Romantic Poetry and Prose

Front Cover
Oxford University Press, 1973 - 813 pages
This volume devotes over 100 pages to William Blake, including The Book of Thel and the entire "Night the Ninth" from The Four Zoas, as well as excerpts from Milton and Jerusalem. It also includes poems and prose by Wordsworth, Coleridge, Keats, Shelley, and Byron.

About the author (1973)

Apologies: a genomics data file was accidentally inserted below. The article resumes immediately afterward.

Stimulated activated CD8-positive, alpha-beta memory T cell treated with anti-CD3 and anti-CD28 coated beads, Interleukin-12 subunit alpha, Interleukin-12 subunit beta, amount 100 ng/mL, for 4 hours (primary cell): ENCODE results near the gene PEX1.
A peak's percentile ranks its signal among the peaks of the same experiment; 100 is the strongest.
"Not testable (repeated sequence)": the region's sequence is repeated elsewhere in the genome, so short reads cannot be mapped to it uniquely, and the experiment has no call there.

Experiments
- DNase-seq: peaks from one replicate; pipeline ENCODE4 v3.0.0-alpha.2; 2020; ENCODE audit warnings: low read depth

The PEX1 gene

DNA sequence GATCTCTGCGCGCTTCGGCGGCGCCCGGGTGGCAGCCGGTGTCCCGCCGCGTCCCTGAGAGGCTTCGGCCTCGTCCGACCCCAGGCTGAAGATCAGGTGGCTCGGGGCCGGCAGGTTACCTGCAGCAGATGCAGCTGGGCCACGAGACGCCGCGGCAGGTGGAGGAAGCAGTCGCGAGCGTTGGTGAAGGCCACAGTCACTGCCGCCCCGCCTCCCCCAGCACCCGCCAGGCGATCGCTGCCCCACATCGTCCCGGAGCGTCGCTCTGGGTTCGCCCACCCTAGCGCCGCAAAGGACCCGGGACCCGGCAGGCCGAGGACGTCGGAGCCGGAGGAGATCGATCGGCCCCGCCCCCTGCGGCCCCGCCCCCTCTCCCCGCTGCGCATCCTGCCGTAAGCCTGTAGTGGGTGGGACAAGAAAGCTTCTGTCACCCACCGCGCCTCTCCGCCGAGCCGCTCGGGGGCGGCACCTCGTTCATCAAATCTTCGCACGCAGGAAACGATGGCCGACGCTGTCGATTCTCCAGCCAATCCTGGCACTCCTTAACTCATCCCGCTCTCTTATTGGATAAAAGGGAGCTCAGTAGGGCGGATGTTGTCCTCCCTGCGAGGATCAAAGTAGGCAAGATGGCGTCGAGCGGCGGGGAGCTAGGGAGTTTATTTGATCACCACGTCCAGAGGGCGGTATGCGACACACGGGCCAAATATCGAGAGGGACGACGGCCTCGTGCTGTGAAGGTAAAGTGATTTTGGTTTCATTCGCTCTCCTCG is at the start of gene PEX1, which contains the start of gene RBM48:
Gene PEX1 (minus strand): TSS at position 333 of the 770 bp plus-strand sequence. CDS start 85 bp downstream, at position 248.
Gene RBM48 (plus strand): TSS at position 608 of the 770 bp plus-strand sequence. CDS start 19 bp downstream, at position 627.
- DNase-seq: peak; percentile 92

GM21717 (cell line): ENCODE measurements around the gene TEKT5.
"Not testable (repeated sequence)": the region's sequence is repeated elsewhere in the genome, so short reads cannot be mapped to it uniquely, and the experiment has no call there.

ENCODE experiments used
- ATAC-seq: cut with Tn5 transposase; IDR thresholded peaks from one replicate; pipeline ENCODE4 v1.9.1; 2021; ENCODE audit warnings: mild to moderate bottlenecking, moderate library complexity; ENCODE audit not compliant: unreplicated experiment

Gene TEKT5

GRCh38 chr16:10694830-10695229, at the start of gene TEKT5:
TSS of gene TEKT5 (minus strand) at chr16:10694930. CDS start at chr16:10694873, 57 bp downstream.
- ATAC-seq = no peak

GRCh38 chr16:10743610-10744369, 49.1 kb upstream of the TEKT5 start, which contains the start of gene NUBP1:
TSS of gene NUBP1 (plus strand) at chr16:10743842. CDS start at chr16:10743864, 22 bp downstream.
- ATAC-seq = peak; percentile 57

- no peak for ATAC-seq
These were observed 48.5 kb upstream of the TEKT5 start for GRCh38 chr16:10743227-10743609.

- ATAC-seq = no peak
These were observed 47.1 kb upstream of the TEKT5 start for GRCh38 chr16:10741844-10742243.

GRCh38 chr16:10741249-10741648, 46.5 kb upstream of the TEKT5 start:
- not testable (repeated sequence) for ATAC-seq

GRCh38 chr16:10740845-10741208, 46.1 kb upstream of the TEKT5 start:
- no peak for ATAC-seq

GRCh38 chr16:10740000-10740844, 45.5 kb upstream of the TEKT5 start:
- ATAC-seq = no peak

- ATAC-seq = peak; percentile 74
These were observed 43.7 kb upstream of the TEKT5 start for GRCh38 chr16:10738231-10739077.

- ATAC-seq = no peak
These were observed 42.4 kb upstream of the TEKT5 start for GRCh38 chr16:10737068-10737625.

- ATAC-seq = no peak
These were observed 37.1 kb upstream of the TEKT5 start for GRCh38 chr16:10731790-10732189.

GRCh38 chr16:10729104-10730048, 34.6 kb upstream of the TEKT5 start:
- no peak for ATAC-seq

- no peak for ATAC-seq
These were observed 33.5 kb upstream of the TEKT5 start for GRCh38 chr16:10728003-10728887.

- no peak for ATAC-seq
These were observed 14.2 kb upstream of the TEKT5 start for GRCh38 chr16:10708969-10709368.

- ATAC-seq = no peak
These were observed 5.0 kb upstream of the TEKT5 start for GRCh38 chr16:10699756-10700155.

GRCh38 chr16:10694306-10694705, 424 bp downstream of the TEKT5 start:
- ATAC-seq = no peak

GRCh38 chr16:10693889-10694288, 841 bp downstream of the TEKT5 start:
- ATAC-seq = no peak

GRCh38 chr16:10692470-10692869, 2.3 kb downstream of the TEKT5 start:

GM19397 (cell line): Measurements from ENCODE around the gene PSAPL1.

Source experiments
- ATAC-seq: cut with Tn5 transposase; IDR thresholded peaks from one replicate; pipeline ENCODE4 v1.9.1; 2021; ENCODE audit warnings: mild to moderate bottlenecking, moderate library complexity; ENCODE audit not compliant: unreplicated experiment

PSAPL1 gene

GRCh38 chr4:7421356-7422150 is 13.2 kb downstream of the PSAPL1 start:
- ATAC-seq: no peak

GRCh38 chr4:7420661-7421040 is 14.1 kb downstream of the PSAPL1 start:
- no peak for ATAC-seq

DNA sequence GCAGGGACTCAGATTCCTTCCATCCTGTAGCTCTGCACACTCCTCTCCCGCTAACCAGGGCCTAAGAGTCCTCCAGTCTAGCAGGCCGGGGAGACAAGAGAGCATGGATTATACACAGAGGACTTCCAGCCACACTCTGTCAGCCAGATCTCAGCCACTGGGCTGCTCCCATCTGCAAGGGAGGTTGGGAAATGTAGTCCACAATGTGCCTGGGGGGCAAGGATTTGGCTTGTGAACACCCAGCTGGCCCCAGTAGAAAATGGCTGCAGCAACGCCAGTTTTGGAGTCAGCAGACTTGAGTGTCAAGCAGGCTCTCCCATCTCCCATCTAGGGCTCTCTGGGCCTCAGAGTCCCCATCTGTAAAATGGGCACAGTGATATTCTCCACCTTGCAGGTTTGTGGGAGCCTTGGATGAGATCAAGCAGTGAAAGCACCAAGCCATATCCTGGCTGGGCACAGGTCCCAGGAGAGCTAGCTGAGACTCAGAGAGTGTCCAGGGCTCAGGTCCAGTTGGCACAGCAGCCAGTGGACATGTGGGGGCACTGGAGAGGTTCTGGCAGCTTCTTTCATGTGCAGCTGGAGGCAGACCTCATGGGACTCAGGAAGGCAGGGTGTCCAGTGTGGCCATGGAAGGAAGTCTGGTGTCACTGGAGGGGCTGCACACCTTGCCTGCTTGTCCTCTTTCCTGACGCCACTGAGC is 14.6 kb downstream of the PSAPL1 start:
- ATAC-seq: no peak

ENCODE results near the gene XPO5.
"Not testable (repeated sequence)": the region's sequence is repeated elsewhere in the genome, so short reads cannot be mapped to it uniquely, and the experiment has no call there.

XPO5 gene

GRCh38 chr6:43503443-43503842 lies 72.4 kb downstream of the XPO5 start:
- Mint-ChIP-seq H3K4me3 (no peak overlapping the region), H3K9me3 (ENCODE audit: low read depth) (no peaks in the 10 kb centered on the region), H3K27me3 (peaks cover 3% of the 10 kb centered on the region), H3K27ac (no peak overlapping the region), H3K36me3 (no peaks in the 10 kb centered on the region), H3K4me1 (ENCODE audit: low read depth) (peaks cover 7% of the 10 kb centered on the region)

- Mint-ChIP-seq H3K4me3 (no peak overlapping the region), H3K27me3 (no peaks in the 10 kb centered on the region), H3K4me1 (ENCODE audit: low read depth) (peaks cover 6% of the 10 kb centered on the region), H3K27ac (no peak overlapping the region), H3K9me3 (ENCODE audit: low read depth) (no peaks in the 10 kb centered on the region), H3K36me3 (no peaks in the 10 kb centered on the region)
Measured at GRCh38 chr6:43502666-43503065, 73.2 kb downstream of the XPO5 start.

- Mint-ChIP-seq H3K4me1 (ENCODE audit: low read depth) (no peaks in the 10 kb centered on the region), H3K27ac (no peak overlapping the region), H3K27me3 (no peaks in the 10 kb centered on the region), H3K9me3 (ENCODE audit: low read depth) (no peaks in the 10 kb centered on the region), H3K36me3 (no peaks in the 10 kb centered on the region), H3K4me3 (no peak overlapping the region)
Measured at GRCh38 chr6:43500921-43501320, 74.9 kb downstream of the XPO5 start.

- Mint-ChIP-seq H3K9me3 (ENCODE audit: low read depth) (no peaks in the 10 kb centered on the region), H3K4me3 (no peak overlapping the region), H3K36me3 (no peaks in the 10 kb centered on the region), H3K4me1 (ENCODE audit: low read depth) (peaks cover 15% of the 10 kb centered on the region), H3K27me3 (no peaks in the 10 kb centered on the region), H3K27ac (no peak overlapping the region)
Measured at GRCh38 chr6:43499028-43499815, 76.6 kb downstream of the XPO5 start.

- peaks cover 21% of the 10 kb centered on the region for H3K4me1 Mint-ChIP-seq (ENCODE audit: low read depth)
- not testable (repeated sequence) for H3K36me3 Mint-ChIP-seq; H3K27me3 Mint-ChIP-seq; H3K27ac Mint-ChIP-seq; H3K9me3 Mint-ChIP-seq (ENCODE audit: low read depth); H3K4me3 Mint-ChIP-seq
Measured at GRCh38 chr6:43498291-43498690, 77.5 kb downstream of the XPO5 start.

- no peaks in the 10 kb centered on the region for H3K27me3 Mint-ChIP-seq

Harold Bloom was born on July 11, 1930 in New York City. He earned his Bachelor of Arts from Cornell in 1951 and his Doctorate from Yale in 1955. After graduating from Yale, Bloom remained there as a teacher, and was made Sterling Professor of Humanities in 1983. Bloom's theories have changed the way that critics think of literary tradition and has also focused his attentions on history and the Bible. He has written over twenty books and edited countless others. He is one of the most famous critics in the world and considered an expert in many fields. In 2010 he became a founding patron of Ralston College, a new institution in Savannah, Georgia, that focuses on primary texts. His works include Fallen Angels, Till I End My Song: A Gathering of Last Poems, Anatomy of Influence: Literature as a Way of Life and The Shadow of a Great Rock: A Literary Appreciation of The King James Bible. Harold Bloom passed away on October 14, 2019 in New Haven, at the age of 89. Trilling has exerted a wide influence upon literature and criticism: as university professor at Columbia, where he taught English literature, and in his long association with Partisan Review, Kenyon Review, and the Kenyon School of English (now the School of Letters, Indiana University). He considered himself a true "liberal"---having a "vision of a general enlargement of [individual] freedom and rational direction in human life. Yet even liberalism, Trilling insisted, was simply one of several ways of organizing the complexity of life; however, it can reveal "variousness and possibility" just as literature, its subject, does. Trilling was viewed as a genteel moralist, but never would settle for mere simplification in literary analysis even if it led to understanding.

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